It's hard to come to any other conclusion after reading a recent working paper from the Federal Reserve that studied the effects of liberalizing trade with China in the past decade. The authors conclude that the U.S. lost 1 million factory jobs in just eight years through 2007.
The Trans Pacific Partnership could mean more of the same. By far the likeliest outcome will be "another trade-related disaster for U.S. domestic manufacturing," says Alan Tonelson, an international trade and manufacturing expert with more than three decades in the field.
The partnership would ease trade regulations between the U.S. and certain Pacific Rim countries, including Japan, the world's third-largest economy and a manufacturing powerhouse. A package of legislation giving the president the authority to complete the agreement was, at least temporarily, blocked in the U.S. House of Representatives last week.
The president still wants to move forward with the partnership, which supporters say will be good for America. That may be true unless you want to keep your job working for a domestic factory.
Why is Tonelson so pessimistic about what the agreement would do to manufacturing? You just need to look at the history, he says.
He doesn't mention it specifically but the May-dated study by researchers from the Federal Reserve and Yale University titled "The Impact of Trade on Labor Market Dynamics" should be Exhibit 1. It looked at the impact of increased Chinese imports in the period from 2000 through 2007.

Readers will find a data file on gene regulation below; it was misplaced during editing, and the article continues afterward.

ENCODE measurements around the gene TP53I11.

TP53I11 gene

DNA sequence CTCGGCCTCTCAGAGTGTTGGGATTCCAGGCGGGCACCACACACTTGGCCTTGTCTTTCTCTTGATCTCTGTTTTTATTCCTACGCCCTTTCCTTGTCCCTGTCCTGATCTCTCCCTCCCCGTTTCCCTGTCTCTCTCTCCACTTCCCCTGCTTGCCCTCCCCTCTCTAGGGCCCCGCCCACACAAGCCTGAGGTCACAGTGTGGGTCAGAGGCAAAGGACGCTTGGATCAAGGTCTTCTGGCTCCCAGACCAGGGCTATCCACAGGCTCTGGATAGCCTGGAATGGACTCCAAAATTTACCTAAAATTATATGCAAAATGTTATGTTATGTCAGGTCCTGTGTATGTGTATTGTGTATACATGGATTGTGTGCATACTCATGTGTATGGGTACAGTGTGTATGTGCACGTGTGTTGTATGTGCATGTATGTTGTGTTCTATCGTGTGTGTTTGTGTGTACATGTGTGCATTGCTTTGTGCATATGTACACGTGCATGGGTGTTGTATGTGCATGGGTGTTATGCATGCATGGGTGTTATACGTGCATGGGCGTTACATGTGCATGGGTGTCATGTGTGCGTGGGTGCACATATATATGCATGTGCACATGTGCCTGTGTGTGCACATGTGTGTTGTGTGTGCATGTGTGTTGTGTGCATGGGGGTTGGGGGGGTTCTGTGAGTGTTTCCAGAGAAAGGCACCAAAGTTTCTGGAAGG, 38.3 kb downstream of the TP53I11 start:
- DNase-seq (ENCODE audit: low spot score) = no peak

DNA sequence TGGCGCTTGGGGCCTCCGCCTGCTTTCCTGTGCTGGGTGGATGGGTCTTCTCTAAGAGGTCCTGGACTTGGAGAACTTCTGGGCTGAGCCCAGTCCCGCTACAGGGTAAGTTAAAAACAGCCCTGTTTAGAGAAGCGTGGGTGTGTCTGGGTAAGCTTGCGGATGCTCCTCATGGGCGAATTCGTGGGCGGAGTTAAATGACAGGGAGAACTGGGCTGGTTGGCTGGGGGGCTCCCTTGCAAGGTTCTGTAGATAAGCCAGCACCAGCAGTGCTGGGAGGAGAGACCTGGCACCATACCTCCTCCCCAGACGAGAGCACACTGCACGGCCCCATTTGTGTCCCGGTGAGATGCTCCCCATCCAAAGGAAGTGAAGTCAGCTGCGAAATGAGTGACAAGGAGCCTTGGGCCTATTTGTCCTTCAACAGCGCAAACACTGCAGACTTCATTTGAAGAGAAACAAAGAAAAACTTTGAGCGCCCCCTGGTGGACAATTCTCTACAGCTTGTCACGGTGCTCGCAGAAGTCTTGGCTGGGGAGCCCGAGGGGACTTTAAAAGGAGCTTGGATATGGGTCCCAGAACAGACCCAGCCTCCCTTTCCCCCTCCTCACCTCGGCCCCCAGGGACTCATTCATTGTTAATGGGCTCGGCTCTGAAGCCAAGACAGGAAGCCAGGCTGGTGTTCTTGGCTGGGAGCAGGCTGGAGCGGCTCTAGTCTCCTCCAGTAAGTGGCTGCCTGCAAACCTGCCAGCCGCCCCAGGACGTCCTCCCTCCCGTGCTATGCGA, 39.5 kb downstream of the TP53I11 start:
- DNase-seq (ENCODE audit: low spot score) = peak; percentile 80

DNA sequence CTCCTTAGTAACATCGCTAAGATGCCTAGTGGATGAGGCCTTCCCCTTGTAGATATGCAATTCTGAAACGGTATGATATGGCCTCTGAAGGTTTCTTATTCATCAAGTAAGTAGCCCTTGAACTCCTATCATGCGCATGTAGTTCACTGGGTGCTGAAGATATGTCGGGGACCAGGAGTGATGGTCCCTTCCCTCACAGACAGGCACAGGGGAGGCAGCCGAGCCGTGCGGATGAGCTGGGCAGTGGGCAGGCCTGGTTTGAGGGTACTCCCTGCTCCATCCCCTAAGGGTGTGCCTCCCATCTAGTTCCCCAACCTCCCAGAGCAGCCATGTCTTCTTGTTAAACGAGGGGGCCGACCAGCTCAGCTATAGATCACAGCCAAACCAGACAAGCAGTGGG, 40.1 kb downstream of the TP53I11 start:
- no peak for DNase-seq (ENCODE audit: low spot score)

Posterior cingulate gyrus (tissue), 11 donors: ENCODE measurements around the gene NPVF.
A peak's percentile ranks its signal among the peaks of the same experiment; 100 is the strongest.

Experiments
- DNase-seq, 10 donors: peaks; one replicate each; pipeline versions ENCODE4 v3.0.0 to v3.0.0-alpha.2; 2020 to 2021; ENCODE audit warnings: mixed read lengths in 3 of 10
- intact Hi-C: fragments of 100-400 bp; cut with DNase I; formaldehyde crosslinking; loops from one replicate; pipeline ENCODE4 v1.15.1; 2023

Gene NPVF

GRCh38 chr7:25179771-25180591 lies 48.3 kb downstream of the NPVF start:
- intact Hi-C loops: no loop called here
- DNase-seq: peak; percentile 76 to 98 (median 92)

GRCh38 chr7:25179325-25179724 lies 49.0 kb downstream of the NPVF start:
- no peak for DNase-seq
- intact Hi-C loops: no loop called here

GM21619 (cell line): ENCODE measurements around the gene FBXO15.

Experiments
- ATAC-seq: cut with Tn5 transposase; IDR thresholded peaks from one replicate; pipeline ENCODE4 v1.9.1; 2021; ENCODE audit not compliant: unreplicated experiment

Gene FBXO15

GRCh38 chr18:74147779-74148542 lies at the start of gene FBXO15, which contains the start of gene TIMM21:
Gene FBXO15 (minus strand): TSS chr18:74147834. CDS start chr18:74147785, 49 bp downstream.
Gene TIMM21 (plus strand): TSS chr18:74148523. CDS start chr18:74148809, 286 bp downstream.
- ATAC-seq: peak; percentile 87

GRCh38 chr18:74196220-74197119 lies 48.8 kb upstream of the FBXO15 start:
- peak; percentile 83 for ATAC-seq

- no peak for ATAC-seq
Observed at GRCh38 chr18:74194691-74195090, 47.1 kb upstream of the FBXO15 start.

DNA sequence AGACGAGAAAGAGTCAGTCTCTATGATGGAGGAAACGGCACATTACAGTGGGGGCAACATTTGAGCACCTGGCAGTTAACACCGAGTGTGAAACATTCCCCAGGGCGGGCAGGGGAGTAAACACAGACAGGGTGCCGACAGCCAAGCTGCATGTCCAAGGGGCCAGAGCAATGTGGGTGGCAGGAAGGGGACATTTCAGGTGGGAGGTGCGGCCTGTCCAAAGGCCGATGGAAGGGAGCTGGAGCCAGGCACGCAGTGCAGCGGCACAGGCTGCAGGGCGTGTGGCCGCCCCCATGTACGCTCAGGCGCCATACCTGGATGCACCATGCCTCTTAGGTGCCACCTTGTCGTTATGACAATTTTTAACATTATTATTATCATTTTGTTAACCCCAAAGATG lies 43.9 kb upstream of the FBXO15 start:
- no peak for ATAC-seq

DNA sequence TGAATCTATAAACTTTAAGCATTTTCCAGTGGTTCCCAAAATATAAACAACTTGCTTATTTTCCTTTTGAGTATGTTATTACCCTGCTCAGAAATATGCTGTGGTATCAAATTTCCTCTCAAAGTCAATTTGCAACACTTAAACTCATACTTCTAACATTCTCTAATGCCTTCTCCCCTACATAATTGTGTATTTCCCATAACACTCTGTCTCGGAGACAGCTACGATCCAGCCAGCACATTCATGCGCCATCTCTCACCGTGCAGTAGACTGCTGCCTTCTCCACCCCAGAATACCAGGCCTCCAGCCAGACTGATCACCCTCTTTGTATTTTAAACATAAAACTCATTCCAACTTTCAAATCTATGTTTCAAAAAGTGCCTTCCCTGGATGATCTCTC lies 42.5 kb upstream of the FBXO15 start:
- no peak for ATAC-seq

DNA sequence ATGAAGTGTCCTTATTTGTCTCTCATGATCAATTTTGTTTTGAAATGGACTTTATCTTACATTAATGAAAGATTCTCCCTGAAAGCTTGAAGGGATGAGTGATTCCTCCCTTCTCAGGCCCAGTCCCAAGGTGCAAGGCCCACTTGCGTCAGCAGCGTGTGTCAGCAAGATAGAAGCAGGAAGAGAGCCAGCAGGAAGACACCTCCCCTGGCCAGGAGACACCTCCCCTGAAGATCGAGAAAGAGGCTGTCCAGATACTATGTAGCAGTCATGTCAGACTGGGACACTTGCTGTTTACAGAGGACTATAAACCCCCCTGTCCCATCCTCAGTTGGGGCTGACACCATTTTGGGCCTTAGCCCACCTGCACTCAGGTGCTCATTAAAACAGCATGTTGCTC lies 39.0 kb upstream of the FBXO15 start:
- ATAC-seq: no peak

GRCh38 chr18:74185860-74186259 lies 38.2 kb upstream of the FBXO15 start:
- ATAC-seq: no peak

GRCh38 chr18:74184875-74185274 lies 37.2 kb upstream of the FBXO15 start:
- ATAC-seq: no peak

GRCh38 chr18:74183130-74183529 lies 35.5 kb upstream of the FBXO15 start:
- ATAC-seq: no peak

That roughly corresponds to the period after China joined the World Trade Organization in 2001. The WTO's primary goal is liberalizing and harmonizing international trade.
The effect of China's entry into the WTO seems to have been dramatic for America, as China's exports to the U.S. doubled between 2000 and 2007.
"We find that increased Chinese competition reduced the share of manufacturing employment by [...] about 1 million manufacturing jobs," the report states. "California is the state that contributed the most to the decline in manufacturing employment (about 12%), followed by Texas. "
Other states that saw big declines in factory jobs, in descending order, were Pennsylvania, Ohio, North Carolina and New York.
The report does state that there were benefits to other parts of the economy over the "long run" as dislocated workers found new positions.
So will another million factory jobs get axed if the Trans Pacific deal is approved?
"That's certainly possible, but I think the production impact will be much more important," says Tonelson.
"Until recently we have had productivity gains, and that does have a depressing effect on employment," he says, since more efficient workers mean less hiring.
Which companies will be most hurt by the deal? Probably not the big multinational manufacturers like General Motors (GM), General Electric (GE) or even Apple (AAPL). Multinational corporations will benefit considerably from trade liberalization because they typically produce all over the world and would more easily be able to import products from overseas into the lucrative U.S. market.
Smaller companies that make the vast majority of their products inside America would be harmed much more, and Toleson says the deal would prove detrimental to the economy as a whole in the long run.
"All hopes for maintaining a critical mass of manufacturing jobs and skills go down the drain with the TPP," he says.